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How to Land Your First Job

Getting your first job takes a little work; learn how to get it done.

Getting your first job is a huge deal. Not only are you entering the job market for the first time, but you’re also starting to develop your independence from your parents or other guardian adults in your life.

But getting your first job can feel intimidating. You’ve never applied before, and you’ll be going through your first interview and all the paperwork. Here’s a few tips and tricks to help streamline the process and make getting your first paycheck a breeze!

Where to start?student job apllications

Before you start looking for a job, ask yourself a few questions. How will you get to and from work? How many hours a week do you plan to work? What is the minimum you’re willing to work for? Would you rather do a manual job or work more with people?

If you don’t have reliable access to a vehicle, you’ll need to find someplace you can get to on foot, bike, or public transit.

Some businesses are better at offering flexible hours than others. A mega store might not have as much flexibility as a local grocery store.

Many places are hiring well above minimum wage right now, but they might expect more hours than you can provide. Look at your budget and goals and see how much you might need.

If you’re not comfortable around people, a retail or serving job isn’t a good fit. Stocking at a grocery store would probably be more in your wheelhouse. And vise-versa for the extroverts. Think about your personality and your skills.

Use your experience

If you’re applying for your first job, you don’t have any job experience. However, that doesn’t mean you don’t have experience that will help you land a job. Tout your grades or school sports. If you’ve volunteered, you should also put that down.

Are you applying to a pizza place to make pizza? Mention that you enjoy cooking and give relevant experience—maybe you’ve volunteered at a soup kitchen, tell them.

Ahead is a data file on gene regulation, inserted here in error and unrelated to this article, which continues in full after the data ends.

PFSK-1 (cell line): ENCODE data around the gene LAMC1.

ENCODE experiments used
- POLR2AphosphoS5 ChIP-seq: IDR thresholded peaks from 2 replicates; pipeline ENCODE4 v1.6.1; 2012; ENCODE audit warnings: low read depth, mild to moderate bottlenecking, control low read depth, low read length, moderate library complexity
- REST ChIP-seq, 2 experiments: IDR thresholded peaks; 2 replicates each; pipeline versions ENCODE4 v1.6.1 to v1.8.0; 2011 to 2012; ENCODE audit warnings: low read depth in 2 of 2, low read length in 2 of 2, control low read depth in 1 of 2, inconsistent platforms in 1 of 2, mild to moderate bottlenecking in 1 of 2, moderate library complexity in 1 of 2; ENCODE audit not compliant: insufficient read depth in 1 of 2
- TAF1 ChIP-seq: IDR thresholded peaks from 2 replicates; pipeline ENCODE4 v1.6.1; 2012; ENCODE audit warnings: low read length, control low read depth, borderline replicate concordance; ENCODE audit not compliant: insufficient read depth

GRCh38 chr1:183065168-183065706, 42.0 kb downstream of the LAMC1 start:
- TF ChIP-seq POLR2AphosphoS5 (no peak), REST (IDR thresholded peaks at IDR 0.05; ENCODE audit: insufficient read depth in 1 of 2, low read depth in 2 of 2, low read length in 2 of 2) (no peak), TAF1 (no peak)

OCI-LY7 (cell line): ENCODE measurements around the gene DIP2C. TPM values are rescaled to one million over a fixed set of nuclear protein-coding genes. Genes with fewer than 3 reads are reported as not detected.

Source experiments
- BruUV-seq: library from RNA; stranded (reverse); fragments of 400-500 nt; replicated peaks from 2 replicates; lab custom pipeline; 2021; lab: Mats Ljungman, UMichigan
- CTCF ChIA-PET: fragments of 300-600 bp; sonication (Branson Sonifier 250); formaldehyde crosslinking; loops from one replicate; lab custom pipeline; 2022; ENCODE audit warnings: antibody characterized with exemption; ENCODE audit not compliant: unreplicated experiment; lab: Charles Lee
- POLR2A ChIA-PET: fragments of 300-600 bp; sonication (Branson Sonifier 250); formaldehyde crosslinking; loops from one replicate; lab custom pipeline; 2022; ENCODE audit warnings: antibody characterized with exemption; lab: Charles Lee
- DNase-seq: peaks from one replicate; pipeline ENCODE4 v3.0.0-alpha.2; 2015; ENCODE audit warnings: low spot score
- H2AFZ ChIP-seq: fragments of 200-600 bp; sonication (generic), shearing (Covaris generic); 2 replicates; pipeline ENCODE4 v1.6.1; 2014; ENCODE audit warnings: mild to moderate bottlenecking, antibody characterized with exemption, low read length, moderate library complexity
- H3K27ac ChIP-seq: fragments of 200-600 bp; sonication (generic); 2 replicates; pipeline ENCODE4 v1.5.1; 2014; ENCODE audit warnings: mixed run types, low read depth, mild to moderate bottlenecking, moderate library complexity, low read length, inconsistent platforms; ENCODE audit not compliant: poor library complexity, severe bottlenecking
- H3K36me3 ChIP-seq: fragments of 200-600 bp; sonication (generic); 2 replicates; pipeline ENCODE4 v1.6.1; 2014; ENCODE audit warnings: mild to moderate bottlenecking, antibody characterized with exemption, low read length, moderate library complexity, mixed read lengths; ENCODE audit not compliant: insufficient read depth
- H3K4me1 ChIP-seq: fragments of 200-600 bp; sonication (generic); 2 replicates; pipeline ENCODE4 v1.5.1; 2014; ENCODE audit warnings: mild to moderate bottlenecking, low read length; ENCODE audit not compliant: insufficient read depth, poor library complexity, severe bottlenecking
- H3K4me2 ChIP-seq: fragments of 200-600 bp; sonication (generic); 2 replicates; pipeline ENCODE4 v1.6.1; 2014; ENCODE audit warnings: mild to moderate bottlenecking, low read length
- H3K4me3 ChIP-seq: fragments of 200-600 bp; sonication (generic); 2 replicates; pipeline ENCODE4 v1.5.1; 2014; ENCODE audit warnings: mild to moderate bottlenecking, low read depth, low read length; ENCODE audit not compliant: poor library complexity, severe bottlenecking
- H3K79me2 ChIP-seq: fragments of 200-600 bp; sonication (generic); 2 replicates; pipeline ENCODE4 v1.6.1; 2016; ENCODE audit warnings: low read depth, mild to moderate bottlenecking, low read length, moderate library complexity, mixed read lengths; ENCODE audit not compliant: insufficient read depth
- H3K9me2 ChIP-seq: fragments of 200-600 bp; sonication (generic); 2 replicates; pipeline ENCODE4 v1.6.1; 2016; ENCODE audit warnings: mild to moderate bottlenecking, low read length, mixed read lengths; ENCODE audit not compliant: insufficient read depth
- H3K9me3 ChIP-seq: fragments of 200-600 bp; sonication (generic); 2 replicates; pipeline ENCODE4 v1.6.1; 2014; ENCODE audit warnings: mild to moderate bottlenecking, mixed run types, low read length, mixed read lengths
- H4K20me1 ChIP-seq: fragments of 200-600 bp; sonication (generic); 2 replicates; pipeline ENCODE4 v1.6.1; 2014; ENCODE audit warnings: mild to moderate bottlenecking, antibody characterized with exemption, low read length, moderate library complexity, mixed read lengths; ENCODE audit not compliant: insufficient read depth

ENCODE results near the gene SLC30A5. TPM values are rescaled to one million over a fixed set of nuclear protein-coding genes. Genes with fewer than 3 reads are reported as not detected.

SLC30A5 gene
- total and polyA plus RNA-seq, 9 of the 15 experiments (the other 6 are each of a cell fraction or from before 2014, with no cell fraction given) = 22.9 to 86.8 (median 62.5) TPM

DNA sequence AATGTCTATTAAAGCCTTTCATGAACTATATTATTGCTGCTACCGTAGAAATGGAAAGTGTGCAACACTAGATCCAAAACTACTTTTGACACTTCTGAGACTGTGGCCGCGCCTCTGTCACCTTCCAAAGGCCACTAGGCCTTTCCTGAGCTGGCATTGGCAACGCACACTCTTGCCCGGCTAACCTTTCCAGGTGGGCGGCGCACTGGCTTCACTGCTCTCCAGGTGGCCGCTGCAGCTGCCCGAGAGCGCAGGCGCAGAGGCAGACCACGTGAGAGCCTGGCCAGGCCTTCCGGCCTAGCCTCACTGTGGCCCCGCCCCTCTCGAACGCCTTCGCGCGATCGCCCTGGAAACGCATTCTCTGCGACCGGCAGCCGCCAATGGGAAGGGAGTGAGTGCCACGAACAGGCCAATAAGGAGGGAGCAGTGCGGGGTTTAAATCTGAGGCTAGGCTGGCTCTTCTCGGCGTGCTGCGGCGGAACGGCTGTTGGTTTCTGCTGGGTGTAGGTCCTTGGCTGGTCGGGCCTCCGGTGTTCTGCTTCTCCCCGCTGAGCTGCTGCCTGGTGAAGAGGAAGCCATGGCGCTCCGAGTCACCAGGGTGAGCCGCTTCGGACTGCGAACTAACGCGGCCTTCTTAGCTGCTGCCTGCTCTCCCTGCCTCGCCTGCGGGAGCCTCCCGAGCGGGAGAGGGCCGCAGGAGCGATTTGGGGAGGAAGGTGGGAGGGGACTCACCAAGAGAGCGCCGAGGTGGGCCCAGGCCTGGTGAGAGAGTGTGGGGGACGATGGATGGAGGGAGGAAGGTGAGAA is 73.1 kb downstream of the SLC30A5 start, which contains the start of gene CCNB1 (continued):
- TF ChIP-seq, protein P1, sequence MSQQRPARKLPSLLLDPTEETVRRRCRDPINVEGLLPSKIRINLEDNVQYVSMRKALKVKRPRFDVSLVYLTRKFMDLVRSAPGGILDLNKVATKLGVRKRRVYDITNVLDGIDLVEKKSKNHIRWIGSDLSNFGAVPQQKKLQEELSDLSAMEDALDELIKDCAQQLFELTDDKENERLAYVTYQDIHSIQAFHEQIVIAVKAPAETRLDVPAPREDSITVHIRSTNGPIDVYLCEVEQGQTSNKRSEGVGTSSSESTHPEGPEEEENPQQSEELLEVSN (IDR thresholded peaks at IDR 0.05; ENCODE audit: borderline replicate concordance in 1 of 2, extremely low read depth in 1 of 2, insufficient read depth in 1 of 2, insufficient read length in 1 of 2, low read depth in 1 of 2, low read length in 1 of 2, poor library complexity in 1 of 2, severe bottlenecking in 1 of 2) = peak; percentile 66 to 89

Are you good at math? That’s a good skill to have if you’re applying to be a cashier.

Do you spend time down at the retirement home reading to the elderly? Then you’ll be great at helping them at the grocery store!

Whatever jobs you’re looking at, be sure to highlight the experience that is relevant to the position on your resume.

And speaking of resumes, make sure you have someone proofread it and that you’re not missing any pertinent information.

Ask around

If you’re having trouble finding a job, ask anyone you know. Maybe you can do odd jobs around the neighborhood. It doesn’t take much to become a dog walker or clean out gutters.

But you’ll also learn networking, and that is important going forward in life when it comes to your career.

Networking will also help you find jobs that you might not see. There are tons of small businesses in industrial parks that need someone for a few hours here and there. Ask friends, ask neighbors; someone will know of something.


When you go into an interview, do some research before you walk through the doors. Have a few questions ready to go. It might not seem important, but employers are mostly looking for effort out of first-time workers. Showing a small amount of effort will often put you miles ahead of other candidates.

The paperwork

Starting a new job means a lot of paperwork. Most of the paperwork is going to be tax stuff. Be careful.

We’re going to say that again: be very careful when filling out paperwork when starting a new job. It’s not that you can’t fix mistakes, but it just becomes a challenge.

Save yourself the time and make sure you get it right from the start. It’s not a race.

Other than that, good luck looking for your first job!

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